Over the last year or two Ubuntu has become by far the most popular distro for the average Linux user, especially for desktop use at home. The article dismisses Ubuntu as just "the flavor of the month." It's more than just that, the popularity of Ubuntu is unprecedented. For the first time ever we finally have a distro that is starting to become the dominate choice. Ubuntu is typically what new Linux users who don't already have a favorite distro choose. Red Hat and SuSE remain popular with businesses, perhaps because they can get paid technical support if necessary (I don't know much about that). But, for the average Linux user Ubuntu increasingly the winner. There is also a server version of Ubuntu, as well.

    Ubuntu [wikipedia.org] is a Debian derived distro. Of those Linux users who don't use Ubuntu, many of them use Debian or a Debian derived distro such as Kubuntu or Mepis. They all use the apt-get package manager and some variation of Debian packages for installing, upgrading or removing new software. There are also easy to use point-and-click GUI front ends for apt-get such as Synaptic or Adept. Since they are all Debian derived distros they probably aren't a lot different. Even Knoppix, which is the most popular live CD version of Linux, is a Debian derived distro.

    Kubuntu [wikipedia.org], which I use, is just a variation of Ubuntu. Kubuntu is just a version of Ubuntu that uses the KDE desktop and it's preferred selection of software instead of Gnome. A Ubuntu user, could use the Synaptic Package Manager to easily download and install the kubuntu-desktop package as well. I started with Ubuntu, then added Kubuntu and then made KDE my default choice when booting up. I ended up with both selections of software in the menu plus those programs I later added as well.

    The article also mentions "Linux from scratch." That would appeal to the same kind of person who would like to build their own house themselves or assemble their own ham radio or car from a kit, just so they know how it all goes together. It's not for the average Linux user. Linux is becoming less of a fragmented market than it was several years ago. There are also various specialized distros for special purposes such as KnoppMyth [mysettopbox.tv] which, for example, is for building your own Linux based personal video recorder. As for myself, I have used Linux at home for about 6 or 7 years. I started with Red Hat, then Slackware and am now using Kubuntu. Various other distros are good too, if someone is more familiar with one of them.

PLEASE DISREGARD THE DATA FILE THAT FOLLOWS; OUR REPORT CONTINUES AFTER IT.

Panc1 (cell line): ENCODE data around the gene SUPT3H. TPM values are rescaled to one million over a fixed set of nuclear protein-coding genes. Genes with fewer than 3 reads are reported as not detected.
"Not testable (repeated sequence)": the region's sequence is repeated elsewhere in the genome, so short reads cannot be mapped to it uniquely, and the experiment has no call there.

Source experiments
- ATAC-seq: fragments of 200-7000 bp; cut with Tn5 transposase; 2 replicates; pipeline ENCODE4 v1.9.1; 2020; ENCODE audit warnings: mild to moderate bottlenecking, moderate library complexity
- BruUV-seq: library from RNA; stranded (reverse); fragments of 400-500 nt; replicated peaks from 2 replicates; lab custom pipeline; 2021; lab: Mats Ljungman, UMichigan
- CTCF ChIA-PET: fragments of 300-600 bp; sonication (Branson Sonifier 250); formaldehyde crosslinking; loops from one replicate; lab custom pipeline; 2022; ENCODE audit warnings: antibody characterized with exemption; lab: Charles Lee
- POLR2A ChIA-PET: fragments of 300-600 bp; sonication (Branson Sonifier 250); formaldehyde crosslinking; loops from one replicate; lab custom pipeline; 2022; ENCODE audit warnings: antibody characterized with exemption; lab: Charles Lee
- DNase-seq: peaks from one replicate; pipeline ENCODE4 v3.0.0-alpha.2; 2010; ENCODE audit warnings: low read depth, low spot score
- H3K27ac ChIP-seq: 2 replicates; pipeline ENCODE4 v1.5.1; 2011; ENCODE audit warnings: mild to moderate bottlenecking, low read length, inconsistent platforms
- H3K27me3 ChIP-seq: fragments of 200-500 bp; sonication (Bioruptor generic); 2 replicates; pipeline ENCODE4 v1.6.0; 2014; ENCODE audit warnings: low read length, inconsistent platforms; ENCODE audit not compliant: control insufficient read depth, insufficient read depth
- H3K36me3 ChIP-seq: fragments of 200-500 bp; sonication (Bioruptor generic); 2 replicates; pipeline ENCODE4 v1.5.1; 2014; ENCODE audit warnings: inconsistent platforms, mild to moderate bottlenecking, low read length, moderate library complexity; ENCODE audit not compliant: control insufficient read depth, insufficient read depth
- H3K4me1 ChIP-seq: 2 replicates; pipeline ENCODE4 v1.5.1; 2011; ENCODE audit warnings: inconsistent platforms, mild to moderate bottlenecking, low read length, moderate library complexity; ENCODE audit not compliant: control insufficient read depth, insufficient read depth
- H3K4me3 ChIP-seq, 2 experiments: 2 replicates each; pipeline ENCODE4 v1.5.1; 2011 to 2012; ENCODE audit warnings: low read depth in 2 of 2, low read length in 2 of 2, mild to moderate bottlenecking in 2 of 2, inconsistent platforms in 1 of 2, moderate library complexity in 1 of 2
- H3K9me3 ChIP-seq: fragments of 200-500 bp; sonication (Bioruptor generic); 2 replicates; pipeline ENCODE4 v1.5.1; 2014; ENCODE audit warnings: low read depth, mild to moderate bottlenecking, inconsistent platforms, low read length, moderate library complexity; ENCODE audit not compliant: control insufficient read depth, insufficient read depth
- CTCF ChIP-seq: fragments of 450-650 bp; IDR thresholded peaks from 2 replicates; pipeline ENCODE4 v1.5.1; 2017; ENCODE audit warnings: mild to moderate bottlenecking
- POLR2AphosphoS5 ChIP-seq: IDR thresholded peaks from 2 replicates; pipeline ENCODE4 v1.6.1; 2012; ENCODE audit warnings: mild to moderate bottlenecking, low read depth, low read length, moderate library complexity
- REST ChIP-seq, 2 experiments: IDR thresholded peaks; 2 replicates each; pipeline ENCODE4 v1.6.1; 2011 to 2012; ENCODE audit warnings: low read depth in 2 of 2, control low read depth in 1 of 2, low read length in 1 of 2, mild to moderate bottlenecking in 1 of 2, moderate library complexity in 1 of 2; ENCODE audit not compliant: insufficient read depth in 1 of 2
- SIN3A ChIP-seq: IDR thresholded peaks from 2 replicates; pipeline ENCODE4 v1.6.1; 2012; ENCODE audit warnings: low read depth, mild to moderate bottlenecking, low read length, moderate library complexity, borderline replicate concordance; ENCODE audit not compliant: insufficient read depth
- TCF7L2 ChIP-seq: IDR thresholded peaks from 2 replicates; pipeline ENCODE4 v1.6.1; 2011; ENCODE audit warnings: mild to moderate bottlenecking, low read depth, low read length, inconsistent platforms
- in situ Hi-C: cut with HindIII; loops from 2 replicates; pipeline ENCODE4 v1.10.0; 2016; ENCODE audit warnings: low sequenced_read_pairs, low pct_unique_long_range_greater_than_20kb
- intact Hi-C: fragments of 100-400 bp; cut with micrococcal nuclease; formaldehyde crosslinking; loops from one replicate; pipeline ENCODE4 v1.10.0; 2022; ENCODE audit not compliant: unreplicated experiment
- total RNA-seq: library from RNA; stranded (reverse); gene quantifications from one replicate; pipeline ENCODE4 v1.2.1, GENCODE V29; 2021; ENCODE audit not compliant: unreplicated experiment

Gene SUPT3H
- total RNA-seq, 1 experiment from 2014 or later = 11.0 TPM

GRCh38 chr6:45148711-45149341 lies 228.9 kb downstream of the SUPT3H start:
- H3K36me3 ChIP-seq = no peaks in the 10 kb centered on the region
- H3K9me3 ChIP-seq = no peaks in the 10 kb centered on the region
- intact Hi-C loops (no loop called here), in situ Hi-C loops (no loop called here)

• Re:Hrm... (Score:3, Interesting)

    by GrenDel Fuego (2558) on Thursday July 19, 2007 @08:29AM (#19912775)
    Just in case anyone wanted to see how it turned out last time [slashdot.org] ;)
  • Re:Hrm... (Score:2, Interesting)

    by plague3106 (71849) on Thursday July 19, 2007 @08:47AM (#19912913)
    But the combination of essentially only two distros focusing in a major (and successful) way on enterprise users - Red Hat and SUSE - and, on the other hand, Ubuntu becoming the major enthusiast distro by far, leads to a world in which we have basically 3 main distros: Red Hat, SUSE, Ubuntu.

    Funny, I remember when it was RedHat, deb or slack. Then RedHat, knoppix, Mandriva. Then Redhat, Gentoo. So far it seems only RedHat is a constant, but others come and go.